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MADUNGUNI FOREST – A Remnant Indigenous Coastal Forest Dying a Slow, Painful Death. 

Written by: Mr. Raphael Ngumbao, Chairman, Friends of Madunguni Forest, Mr. Charles Thoya, Chairman, Jilore Community Forest Association, and Mr. Weston Mure, resident and member of People4Nature Global. 

The Madunguni Forest is a gazetted forest covering 951.85 (ha). It lies northeast of the famous Arabuko-Sokoke Forest Reserve. It is one of the last remaining tracts of Coastal dryland indigenous forest in Kenya.The Malindi-Sala gate road separates the two forests. Just like the Arabuko-Sokoke, Madunguni Forest is home to a number of rare and /or endemic species of flora and fauna. In contrast, the Madunguni Forest has been subjected to increased pressure from illegal settlers (squatters) inside the forest area, loggers, charcoal burners and firewood collectors.

It is estimated that 75% of the forest cover has been lost as a result of human interference, with the most conspicuous effect being soil erosion by water. The loss of vegetation cover has resulted in the detachment and transportation of large tracts of soils evidenced by massive land slides and earth flow in the forest and in the lowlands of Madunguni village.

The Madunguni forest was named after the Madunguni village, an areas renowned for its fertile soils and a grain basket for Kilifi County. Dungu is a traditional house built on stilts that was used as a shield against lions and other wildlife that used to roam the area. Madunguni was, therefore, the place of houses built on stilts.

The local residents had conserved the forest as a source of firewood as they had no access to the Arabuko Sokoke Forest. But more importantly, the locals used the forest to predict weather patterns. It was, therefore, regarded as sacred.

The early signs of encroachment were recorded as early as 1969. The residents of the 10-mile  coastal area, referred to as Mikaoni area, covering Kakuyuni, Mere and Mida, had a habit of accessing the forest for its timber, charcoal, firewood and subsistence farming.

In 1971, the Madunguni community, in collaboration with a Mr. Tinga, the local forester, raised the issue with the Provincial Administration. Chief Awadh and chief Athuman Ndurya, in charge of Mikaoni area, were requested to take against residents degrading Madunguni Forest. The collaboration between Madunguni community and the forester led to the formation of Madunguni Location Environment Committee (LEC).

In the same year, Madunguni Forest was identified as a suitable location for Jilore/Arabuko Sokoke forest research substation by the Forest Department. However, the Madunguni Community, led by Mr. Ngumbao Mwadzili, the LEC chairman, did not agree with the idea. The forest continued to be managed by the Kilifi County Council, on behalf of the community.

By 1980, forest degradation had continued to an alarming level. Mr. Ngumbao Mwadzili was joined by Mr. Abdalla Ndema and Mr. Kaingu Bindurya, in mobilizing the community in efforts to stop further forest degradation. The community managed to have the few illegal settlers evicted from the forest. The evicted farmers did not settle far from the forest and by 1987, they had returned to the forest to continue farming.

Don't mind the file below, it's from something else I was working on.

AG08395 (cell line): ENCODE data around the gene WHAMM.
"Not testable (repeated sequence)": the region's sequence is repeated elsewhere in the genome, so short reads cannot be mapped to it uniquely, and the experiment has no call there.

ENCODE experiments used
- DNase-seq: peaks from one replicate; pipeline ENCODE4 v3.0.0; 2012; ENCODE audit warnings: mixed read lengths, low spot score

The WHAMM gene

The number of encroachers increased gradually to around 500 and by 1996, the situation within and around the forest became very volatile. The illegal settlers got backing from politicians and new encroachers arrived leading to skirmishes between old and new encroachers. And there were serious casualties including deaths.

The Provincial Administration was helpless in the face of political interference. They had to change tactics in dealing with the encroachers. Instead of taking them to court, they resorted to evicting them instead.

In 2001, the youth in Madunguni formed and registered the Friends of Madunguni Forest group to support efforts of the Madunguni LEC. Together with Madunguni LEC, and a section of Kilifi County Council, they urged Hon. Abubakar Badawy, Member of Parliament for Malindi, to table a motion in Parliament in 2003 to have the forest gazetted. The forest was gazetted as a government forest in 2004.

The encroachers, with the support of politicians, went to court to oppose the gazettement and  their eviction. There was a temporary court injunction. The court granted that they remain in the forest until the case is determined. In that period, no permanent buildings were to be constructed or the forest encroached. The case has been pending in court ever since.

Meanwhile, the destruction of Madunguni Forest has continued in spite of the injunction order.

Illegal subsistence cultivation and charcoal burning continues unabated inside the forest. Encroachers have been bold enough to build a school, churches and recently a mosque, inside the forest, believing that the government will eventually give in to their demands.

The illegal settlers have grown to an estimated 2000 people. At the rate at which their population is growing, the forest will be wiped out in less than 5 years. The biggest impact in not only on the loss of the forest but on farms that have turned unproductive in and around the forest. The land slides and water run-off wash down unproductive soils that covers the lowland farms in Madunguni, the grain basket of Kilifi County.

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